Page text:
Husker offense hopes Saturday rally was just the beginning

2012-10-23T23:50:00Z 2012-10-24T19:55:04Z Husker offense hopes Saturday rally was just the beginningBy BRIAN CHRISTOPHERSON / Lincoln Journal Star

Despair eluded, victory secured, the time had arrived for one of those on-field interviews that can sometimes prove more awkward than beneficial.

But Bo Pelini landed a good one-liner on this occasion, probably summing up how Husker fans felt when he proclaimed the game was “good for TV, bad for the heart.”

Certainly Nebraska’s 29-28 win over Northwestern was not how coaches and players would have drawn it up going into the game.

Bad for the heart, but good for momentum?

A one-week reprieve from the howling wolves or the catalyst to a late-season run?

Nebraska’s offense, fresh off those two clutch fourth-quarter drives to snag victory, is intent on making it the latter with Michigan coming to town Saturday.

“We’re going to have to roll with it,” said junior offensive tackle Jeremiah Sirles. “When you get something like that going on as far as the confidence building, I think Taylor (Martinez) has confidence, the offense has confidence. We can do this. When we put something together, we’re a pretty good offense.”

The Huskers showed shining examples of what it can be when not turning it over or committing illegal formation penalties late in Saturday’s win, moving it steadily down the field behind Martinez, who shook off two near interceptions to complete 10 of his final 11 passes and deliver victory.

But now offensive coordinator Tim Beck wants to see his unit play with the kind of consistency that produces such results for four quarters.

“I told (the team) our expectations are they got to play the whole game like that,’” Beck said. “They showed resolve, they showed focus. Everybody executed. Everybody made blocks, we made throws, we made catches. … There’s no excuse why we can’t do that every time and that’s our expectations for them.”

But here comes the biggest test of this fall term: steering clear of those mental miscues and sloppiness this upcoming weekend, in what is clearly the most critical game of the season in Nebraska’s pursuit of winning the Big Ten.

It's also against a foe that dominated the day when the two met a year ago.

Nebraska’s offense struggled to find any rhythm a year ago against Michigan, gaining just 260 yards and 11 first downs. The Huskers converted only 3 of 13 third downs, which helped the Wolverines hold almost a 23-minute, time-of-possession advantage.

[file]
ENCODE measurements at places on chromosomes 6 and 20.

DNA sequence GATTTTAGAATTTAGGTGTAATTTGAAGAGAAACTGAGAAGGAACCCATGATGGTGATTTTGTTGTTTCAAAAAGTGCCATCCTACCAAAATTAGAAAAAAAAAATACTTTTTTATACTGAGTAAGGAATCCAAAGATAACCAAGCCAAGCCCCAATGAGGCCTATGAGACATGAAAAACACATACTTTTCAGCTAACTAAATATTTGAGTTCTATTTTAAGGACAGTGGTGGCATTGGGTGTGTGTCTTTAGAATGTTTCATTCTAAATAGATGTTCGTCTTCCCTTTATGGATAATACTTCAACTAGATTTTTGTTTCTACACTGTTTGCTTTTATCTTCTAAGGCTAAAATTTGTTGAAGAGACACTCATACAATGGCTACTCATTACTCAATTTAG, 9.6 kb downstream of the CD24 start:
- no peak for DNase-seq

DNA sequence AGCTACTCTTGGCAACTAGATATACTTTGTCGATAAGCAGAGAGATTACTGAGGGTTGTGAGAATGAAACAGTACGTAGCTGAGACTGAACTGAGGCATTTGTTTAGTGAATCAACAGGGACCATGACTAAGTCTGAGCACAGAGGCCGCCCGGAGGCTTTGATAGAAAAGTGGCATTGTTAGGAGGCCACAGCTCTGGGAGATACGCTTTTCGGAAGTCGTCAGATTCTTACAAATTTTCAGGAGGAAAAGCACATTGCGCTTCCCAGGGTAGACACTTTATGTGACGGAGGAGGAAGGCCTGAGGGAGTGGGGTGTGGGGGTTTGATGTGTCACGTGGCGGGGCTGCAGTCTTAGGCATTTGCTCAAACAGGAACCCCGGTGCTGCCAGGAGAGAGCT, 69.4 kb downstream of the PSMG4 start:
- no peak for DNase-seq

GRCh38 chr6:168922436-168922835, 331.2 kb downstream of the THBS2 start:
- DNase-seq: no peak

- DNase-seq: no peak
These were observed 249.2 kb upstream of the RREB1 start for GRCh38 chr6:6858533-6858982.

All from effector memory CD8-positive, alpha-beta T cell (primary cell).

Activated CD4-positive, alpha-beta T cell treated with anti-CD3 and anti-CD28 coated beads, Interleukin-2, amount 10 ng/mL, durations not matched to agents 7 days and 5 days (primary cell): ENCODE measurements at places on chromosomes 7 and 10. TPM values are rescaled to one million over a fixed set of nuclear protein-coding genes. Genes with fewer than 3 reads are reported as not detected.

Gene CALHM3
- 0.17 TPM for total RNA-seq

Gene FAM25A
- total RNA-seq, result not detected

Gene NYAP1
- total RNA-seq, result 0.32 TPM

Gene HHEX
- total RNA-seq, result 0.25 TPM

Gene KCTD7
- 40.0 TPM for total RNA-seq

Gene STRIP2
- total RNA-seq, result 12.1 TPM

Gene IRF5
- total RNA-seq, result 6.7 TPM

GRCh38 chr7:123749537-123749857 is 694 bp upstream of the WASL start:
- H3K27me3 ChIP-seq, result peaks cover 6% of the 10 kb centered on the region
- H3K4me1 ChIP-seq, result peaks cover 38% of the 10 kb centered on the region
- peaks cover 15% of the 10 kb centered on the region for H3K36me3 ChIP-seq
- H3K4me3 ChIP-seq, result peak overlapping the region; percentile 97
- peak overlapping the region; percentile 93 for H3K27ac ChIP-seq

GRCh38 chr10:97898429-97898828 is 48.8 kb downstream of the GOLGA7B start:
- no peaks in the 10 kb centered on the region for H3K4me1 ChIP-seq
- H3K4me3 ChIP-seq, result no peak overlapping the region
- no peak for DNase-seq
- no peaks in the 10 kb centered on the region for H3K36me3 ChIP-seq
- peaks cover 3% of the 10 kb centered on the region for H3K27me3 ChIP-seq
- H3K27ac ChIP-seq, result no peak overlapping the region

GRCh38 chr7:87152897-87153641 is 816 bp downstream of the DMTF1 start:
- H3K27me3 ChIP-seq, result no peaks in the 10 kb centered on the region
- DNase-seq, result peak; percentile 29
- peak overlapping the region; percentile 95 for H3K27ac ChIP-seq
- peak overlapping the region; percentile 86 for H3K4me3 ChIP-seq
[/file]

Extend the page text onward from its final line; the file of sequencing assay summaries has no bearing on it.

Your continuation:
"I feel like I'll find out a lot about our offense …” said sophomore running back Ameer Abdullah. “It's going to show a lot. We've shown some good statistical numbers this year. We've been pretty consistent, other than a lot of turnovers. I just want to see our offense go to the next level and play that perfect, clean game."

Some will build this week’s game into a quarterback showdown — Taylor Martinez versus Denard Robinson.

It's always that way, isn't it?

But Martinez isn’t into that comparison game.

“It's my offense versus their defense and our defense versus his offense, so you can't really compare,” said Martinez, coming off a 342-yard passing performance.

Sirles, in particular, was heavy on praise for Martinez, who he said stepped up vocally with the Huskers down 28-16 against Northwestern, demanding respect of teammates and getting it on those two touchdown drives.

“And I think we really came closer as a team, and closer as an offense,” Sirles said.

If the offensive line does its job, Sirles says Martinez can do what he did in the fourth quarter this past Saturday.

“He’s a pretty dang good quarterback when you keep him clean. It’s hard for anybody to be a good quarterback when they’re rattled in the backfield, when they’re getting hit all the time. I think if we can keep him clean, he’s going to make his reads and he’s pretty dang good.”

Senior tight end Kyler Reed says confidence has never been an issue with this offense, which ranks first in the Big Ten in scoring offense (41.6 points a game) and total offense (512.4 yards per game).

It’s just those mistakes — a penalty here, a penalty there, leaving the ball on the turf — that have kept it from reaching its ceiling.

And Reed felt Michigan’s defense, led by former Baltimore Ravens defensive coordinator Greg Mattison, had a strong game plan last year, especially having success when bringing pressure on third downs and confusing the Huskers.

“I think we got a game better game plan this year, just talking with Coach Beck,” Reed said. “Kind of got them down, kind of understanding more what they want to do on defense. … They’re physical and they’re fast and they fly around. We got to match their intensity.”

Of course, Beck wasn’t about to unveil any secrets on Monday, including the tempo his offense might play at with the dynamic Robinson standing on the other side.

Put the pedal down or slow it up and control that ball more than last year?

“I think a lot depends on the rhythm of the game. Is it going to be a game where we need to do that or is it going to be a game where we need to outscore? You don’t know,” Beck said.

“Whatever it is, you have to find ways to win. If it’s score a lot of points, it’s score a lot of points. If it’s find ways at the end of the game to score two touchdowns, it’s that. Whatever we feel as a football team we need do to win the game, that’s the bottom line. There’s no egos involved. We just want the W.”

Reach Brian Christopherson at or 402-473-7439. You can follow him on Twitter @HuskerExtraBC.

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